Santino Bros. Wrestling’s Can’t Knock The Hustle Review

Jake Atlas vs.Slice Boogie from Santino Bros. Wrestling on March 15th, 2019.

Taking a look at Santino Bros. Wrestling’s Can’t Knock The Hustle from March 15th, 2019 in Bell Gardens, CA. Featuring Jake Atlas vs. Slice Boogie for the Santino Bros. Wrestling Championship.

I wrote a review last week of a recent OCCW show. It was really bad and a big example of many things that are wrong with certain parts of the SoCal scene. While this Santino Bros. show wasn’t without its faults, its worst aspects were still way better than OCCW’s best. It also really showcases how they’re doing things right and what type of standard other schools should have for their students. Their students are performing well, the storylines are easy to follow, and the matches are solid.

The show started off with Tim Fairplay and Adnan Kureishy going over the card. Jake cut a promo about the Bomb Squad and their recent association with Slice Boogie. While I understand what the promo was trying to accomplish, Jake sorta buried these guys and made them sound like jokes. I’ll talk about this later on in the review.

The Bomb Squad and Slice Boogie walked out to the ring and ripped into Jake and his “feel good story.” Cameron Gates implied that Jake wasn’t sincere about who he was, and Slice Boogie called him “Fake Atlas.” Then they hyped up Slice Boogie’s match with Jake for the Santino Bros. Championship. After the promo, it looked like there was going to be a 3-on-1 attack before DoomFly ran out to even things up. This turned into a 3-on-3 brawl that saw DoomFly and Atlas fight off the heels. Eli and Delilah got on the mic and challenged the Bomb Squad to a match. This would lead to a singles match between DKC and Delilah.

Dylan Kyle Cox w/ Cameron Gates vs. Delilah Doom w/ Eli Everfly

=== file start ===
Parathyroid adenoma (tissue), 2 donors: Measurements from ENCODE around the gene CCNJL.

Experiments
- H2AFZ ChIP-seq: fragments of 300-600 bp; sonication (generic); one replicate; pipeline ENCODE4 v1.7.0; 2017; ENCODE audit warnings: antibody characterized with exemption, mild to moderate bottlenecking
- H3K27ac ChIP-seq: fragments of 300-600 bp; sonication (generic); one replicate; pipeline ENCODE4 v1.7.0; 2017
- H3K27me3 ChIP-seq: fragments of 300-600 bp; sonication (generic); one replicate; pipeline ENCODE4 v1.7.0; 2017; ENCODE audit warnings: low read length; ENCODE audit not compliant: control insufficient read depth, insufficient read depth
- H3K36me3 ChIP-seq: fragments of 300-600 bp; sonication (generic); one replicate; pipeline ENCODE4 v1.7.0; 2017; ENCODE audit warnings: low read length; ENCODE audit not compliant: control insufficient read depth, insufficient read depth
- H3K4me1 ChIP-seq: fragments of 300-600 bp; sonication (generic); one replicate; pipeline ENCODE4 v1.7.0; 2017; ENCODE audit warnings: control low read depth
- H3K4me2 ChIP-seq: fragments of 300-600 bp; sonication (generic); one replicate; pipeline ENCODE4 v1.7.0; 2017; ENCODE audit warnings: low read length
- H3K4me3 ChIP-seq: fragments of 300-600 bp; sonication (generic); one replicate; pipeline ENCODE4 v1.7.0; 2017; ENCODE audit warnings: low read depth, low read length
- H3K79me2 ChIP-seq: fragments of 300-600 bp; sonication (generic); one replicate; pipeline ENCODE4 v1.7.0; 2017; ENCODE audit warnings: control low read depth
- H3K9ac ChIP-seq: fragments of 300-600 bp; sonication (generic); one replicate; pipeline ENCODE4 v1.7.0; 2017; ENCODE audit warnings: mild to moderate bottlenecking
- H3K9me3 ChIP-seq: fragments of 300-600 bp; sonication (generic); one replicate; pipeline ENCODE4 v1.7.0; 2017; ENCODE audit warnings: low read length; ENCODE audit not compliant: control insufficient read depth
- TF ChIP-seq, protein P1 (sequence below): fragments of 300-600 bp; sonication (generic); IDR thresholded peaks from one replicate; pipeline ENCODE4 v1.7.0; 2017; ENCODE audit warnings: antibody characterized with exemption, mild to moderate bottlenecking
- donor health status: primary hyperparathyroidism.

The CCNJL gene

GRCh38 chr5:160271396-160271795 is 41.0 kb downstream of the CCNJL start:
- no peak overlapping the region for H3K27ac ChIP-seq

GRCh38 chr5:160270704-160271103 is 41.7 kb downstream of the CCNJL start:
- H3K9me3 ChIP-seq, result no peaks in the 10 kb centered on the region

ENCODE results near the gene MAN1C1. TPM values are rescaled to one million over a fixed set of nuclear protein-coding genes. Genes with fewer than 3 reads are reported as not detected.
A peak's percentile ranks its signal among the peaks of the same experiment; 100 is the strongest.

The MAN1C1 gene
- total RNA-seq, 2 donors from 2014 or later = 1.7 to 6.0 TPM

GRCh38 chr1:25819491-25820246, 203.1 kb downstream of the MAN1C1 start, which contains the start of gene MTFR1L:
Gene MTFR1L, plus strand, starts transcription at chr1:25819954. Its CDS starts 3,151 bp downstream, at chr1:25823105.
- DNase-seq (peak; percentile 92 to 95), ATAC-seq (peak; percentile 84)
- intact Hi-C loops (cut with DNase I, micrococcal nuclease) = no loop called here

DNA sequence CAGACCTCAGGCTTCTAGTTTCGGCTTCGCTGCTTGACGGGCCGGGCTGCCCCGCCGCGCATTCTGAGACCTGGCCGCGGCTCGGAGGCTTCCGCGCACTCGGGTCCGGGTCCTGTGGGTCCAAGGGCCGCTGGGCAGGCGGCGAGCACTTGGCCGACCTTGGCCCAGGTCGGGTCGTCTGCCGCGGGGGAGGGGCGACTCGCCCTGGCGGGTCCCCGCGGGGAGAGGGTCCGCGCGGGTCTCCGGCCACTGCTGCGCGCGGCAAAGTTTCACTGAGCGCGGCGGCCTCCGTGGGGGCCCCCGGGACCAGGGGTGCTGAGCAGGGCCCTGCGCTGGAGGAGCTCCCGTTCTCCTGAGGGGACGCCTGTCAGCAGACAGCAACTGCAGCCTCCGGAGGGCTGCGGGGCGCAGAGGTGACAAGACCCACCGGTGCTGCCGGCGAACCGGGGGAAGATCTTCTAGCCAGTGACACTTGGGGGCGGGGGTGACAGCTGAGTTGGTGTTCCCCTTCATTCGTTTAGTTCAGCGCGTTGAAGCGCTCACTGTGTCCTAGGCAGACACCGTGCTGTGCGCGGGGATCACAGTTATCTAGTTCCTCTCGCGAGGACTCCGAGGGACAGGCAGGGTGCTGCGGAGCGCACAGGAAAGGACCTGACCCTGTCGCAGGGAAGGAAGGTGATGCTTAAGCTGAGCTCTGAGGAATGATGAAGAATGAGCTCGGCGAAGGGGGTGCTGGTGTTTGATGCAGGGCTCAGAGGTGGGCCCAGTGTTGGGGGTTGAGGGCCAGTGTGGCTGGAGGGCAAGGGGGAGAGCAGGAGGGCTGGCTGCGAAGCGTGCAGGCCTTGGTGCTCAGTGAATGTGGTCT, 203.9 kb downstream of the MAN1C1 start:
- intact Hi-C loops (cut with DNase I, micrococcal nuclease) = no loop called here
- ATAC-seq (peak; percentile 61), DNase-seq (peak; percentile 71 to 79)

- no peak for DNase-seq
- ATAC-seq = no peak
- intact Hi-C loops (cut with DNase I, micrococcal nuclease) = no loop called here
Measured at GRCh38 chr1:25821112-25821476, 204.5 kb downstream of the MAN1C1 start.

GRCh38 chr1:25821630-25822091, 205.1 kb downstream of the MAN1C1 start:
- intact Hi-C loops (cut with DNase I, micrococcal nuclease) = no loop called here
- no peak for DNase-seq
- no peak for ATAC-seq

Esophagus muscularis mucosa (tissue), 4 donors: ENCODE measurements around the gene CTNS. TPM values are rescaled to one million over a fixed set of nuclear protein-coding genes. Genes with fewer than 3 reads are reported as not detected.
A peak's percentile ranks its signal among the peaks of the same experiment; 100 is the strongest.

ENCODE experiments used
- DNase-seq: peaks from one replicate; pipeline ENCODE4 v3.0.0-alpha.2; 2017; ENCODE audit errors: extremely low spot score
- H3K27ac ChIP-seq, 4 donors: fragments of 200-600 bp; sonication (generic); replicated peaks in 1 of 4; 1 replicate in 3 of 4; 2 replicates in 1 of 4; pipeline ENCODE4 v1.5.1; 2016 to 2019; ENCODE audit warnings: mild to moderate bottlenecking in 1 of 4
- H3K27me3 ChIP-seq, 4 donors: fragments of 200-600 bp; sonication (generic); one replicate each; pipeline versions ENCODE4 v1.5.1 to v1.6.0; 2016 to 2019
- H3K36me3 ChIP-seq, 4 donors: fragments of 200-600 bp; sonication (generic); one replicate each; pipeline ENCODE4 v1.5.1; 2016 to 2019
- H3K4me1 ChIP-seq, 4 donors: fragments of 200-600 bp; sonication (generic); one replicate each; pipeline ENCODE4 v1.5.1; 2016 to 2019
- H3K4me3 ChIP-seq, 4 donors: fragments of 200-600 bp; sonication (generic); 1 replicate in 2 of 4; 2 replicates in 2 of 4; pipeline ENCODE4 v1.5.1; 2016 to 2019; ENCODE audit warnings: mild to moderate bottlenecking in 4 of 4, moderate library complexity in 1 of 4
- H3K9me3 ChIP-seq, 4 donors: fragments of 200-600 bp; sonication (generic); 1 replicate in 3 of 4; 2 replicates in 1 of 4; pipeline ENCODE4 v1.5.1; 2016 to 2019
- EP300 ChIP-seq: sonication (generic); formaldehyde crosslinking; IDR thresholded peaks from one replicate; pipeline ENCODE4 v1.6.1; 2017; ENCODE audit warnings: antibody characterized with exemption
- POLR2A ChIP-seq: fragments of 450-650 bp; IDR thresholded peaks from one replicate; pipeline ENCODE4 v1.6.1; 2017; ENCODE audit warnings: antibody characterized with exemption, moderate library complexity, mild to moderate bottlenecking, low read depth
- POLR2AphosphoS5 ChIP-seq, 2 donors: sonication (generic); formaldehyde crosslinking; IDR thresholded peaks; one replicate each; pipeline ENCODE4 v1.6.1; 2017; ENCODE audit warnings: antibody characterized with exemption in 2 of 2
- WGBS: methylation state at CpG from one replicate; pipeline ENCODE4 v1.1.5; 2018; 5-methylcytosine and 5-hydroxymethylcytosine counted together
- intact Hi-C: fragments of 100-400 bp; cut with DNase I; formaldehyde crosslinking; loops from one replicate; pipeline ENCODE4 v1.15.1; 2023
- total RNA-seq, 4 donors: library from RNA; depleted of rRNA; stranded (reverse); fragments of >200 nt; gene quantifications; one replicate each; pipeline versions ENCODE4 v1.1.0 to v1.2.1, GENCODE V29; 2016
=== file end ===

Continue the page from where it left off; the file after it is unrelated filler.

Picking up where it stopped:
This started off with Delilah getting some early momentum before Cameron Gates pulled DKC out of the ring. DKC used this to mount a comeback and started working over Delilah for heat. Cameron Gates also got invoked in the match at times. After a few hope spots, Delilah mounted a comeback. The finishing stretch saw the match go back-and-forth. Cameron Gates distracted referee Izyk Haze, leading to Eli Everfly hitting him with a standing Shiranui on the ring apron. Delilah went to go to check on Eli but was rolled up by DKC for a pinfall victory.

This was a pretty good opener. It did have one or two sloppy moments, but nothing that diminished the overall quality of the match. The story was pretty solid, and the structure of the match was good. It didn’t go long, it didn’t drag, and the action was good.

Hyde vs. RJ Santos

The story going into this was that Hyde has begun stalking Viva Van. RJ Santos has been one of my favorite prospects from this recent batch of Santino Bros. Wrestling Academy graduates. He’s able to perform more advanced moves than a lot of workers with more experience than him. Hyde is still very new, and this match kinda showed it. Most of the stuff he did was basic, which wasn’t bad. He’s also more about character work, which I’m not into. At the same time, there were moments where he came off like he was telegraphing too much or noticeably waiting for a move from Santos.

The finish saw Santos hit Flight 138 (Senton Bomb Splash) for the win. While this match won’t set the world on fire, it still was pretty solid for a match between two rookies. R.J. Santos shows tons of promise and is developing very well as a performer.

After the match, B.C. Killer made his return and destroyed Hyde and RJ Santos.

Hustle and Muscle (Alonzo Alvarez & Vinny Wasco) vs. True Grit (Jesse James & Hoss Hogg)

Hustle and Muscle are a newer team comprised of extremely cocky rookies. The story of the match was the rookies were overly arrogant and showed disrespect to the more experienced True Grit. True Grit outsmarted their opponents during the opening portion of the match before Alonzo mounted a comeback on Jesse James. Hustle and Muscle worked over Jesse James for several moments before he tagged in Hoss Hogg. The match continued for several moments before True Grit got the win after hitting High Noon on Alonzo Alvarez. While the volume of spots wasn’t very high, it was a good tag team match with a basic formula.

#1 Contender Match: Lucas Riley vs. Dom Kubrick w/ Halston Boddy vs. Ruby Raze

Before the next match started, Santino Bros. co-owner Sylvia Munoz made her way to the ring. She got on the mic and put over each worker. After putting them over, she announced the winner of the match would become the #1 contender. This was a great way to establish the eventual winner as a credible contender. Once again, Sylvia proved she is better on the mic than the majority (like 95%) of workers in SoCal.

I’ll be upfront, I hate triple threat/three-way matches. They always follow the same stagnant formula and suck 90% of the time.